“The board members who conducted the study could not obtain a meeting with you to discuss the potential savings of $125 billion,” House members wrote. “Although you were busy dealing with ‘a long list of national security challenges,’ — something members do not doubt, we question why learning about potential savings that would be enough to cover the operational costs for 50 Army brigades or 3,000 F-35 Joint Strike Fighters, or 10 aircraft-carrier strike groups would not also be a priority.”
Congress has been clearly signaling its interest in creating more senior-level attention over business issues for at least two years, but has shown significant uncertainty about how to accomplish that objective.
In the 2016 Defense authorization bill, lawmakers created the new office of undersecretary of Defense for business management and information — a senior position that would serve as a hybrid chief information officer and chief management officer. It was set to take effect in early 2017 and DoD has been preparing to implement it, but Congress abolished it with the bill it passed last week, making the chief management officer a standalone function.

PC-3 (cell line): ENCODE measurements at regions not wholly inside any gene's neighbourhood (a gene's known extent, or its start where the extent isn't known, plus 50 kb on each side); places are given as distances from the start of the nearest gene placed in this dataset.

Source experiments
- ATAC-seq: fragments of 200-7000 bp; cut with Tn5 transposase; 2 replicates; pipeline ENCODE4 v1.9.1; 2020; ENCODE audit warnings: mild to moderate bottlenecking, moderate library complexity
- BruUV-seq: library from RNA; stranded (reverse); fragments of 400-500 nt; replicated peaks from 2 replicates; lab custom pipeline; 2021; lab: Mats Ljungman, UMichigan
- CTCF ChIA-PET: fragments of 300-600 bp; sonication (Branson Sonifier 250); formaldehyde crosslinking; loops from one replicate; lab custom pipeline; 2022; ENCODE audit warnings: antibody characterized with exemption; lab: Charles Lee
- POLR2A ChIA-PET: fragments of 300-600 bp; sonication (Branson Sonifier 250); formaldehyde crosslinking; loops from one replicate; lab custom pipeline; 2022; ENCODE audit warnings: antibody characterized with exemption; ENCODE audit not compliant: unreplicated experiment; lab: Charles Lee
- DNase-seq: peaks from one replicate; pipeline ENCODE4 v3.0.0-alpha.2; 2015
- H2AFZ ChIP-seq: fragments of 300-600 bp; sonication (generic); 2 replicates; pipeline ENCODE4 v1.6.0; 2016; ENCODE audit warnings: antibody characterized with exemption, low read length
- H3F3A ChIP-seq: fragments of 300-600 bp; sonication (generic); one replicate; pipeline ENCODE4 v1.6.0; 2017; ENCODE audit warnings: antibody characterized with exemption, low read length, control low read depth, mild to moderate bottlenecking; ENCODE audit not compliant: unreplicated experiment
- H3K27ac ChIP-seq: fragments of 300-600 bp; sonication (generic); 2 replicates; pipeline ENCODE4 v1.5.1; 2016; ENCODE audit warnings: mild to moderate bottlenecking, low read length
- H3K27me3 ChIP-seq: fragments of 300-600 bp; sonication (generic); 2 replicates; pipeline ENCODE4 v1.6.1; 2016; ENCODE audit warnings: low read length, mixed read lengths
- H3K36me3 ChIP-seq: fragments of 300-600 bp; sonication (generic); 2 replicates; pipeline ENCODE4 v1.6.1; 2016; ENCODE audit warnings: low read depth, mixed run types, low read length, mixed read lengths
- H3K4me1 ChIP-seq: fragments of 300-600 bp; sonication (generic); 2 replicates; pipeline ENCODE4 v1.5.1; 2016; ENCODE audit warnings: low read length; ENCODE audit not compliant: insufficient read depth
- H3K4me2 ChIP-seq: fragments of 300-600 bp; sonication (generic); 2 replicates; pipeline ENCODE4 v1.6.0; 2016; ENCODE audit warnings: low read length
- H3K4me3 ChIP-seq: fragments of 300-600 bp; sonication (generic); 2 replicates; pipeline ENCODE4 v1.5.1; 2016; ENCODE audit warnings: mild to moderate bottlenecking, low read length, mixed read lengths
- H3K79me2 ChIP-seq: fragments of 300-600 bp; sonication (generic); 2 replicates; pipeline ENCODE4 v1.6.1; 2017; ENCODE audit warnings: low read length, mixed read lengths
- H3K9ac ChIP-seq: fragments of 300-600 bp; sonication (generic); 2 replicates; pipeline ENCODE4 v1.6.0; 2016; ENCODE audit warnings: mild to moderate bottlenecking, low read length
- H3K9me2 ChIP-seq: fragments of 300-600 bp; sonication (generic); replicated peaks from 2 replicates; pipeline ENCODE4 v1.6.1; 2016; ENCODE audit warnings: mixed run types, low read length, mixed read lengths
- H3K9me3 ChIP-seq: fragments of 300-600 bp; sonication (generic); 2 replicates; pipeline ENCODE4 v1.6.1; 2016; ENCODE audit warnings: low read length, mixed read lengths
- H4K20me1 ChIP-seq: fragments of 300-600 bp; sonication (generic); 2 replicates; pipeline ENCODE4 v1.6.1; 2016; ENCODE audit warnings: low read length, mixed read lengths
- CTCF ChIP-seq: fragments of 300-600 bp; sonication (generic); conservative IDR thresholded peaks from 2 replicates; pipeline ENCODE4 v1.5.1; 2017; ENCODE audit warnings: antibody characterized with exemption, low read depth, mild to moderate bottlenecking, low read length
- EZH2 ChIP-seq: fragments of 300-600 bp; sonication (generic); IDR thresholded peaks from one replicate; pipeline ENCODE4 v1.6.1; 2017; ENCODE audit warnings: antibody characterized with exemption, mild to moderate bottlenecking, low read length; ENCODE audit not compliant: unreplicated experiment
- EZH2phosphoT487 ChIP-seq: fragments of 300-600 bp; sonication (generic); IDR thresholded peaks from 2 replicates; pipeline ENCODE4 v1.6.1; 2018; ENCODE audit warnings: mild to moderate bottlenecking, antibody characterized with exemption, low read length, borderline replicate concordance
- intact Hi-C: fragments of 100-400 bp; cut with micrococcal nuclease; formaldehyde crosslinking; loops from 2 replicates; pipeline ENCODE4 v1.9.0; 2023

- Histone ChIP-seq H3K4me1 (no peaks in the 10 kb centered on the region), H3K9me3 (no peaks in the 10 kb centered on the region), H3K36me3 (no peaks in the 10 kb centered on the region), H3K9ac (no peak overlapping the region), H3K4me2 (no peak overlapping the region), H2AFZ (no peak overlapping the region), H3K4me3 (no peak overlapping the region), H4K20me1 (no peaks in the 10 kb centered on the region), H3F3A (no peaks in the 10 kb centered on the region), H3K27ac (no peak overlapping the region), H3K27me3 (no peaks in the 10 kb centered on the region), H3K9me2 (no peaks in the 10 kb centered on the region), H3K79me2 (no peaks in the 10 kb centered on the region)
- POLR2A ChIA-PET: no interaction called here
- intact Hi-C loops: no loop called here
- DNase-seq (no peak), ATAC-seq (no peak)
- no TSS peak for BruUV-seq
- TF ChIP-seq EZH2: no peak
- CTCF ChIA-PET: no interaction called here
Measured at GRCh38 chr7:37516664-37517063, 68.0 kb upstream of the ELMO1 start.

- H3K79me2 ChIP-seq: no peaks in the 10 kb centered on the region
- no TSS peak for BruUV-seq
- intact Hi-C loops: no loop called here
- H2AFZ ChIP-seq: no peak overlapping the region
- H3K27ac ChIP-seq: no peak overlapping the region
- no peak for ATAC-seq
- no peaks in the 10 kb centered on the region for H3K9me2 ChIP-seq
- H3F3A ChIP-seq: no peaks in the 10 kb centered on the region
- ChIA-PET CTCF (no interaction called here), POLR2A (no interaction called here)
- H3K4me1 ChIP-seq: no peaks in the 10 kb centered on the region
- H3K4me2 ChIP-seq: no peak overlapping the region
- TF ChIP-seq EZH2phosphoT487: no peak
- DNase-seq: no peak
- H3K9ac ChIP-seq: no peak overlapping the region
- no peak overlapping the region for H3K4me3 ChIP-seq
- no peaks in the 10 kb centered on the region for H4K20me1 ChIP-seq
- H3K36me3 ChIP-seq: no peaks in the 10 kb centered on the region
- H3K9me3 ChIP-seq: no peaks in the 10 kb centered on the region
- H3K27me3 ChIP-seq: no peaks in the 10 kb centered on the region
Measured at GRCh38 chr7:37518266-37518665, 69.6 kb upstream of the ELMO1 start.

For the time being, the CIO position will remain as it was prior to the 2016 bill. The job, currently held by Terry Halvorsen, is a senior, non-Senate confirmed position that sets departmentwide IT policy, oversees the Defense Information Systems Agency and reports directly to the secretary of Defense on IT management and operations.
But under current DoD policy, the job also includes “network defense.” The same policy memo says U.S. Cyber Command is supposed to “secure, operate and defend and defend DoD information networks.” The undersecretary of Defense for acquisition, technology and logistics is in charge of IT systems that are large enough to be designated as “major automated” ones. The DCMO is in charge of business IT systems. Then there’s the position of Principal Cyber Advisor, which Congress created within the undersecretary of Defense for Intelligence in 2014.
DoD has taken some steps on its own to clarify and deconflict those roles and authorities, but House-Senate negotiators were understandably confused about who should be in charge of IT and cyber policy amid the rest of the organizational changes they made in this year’s NDAA, so they essentially punted to the department itself.
The bill orders DoD to deliver a plan within the next 180 days on what the CIO’s future role and responsibilities should be and how to implement a more “optimized organizational structure” among all of the senior-level offices that currently have a hand in IT and cyber operations.
“This plan should include both business systems and national security systems and explore the responsibilities for cyber and space policy, information network defense, and the development of policies and standards governing information technology systems and related information security activities of the department.”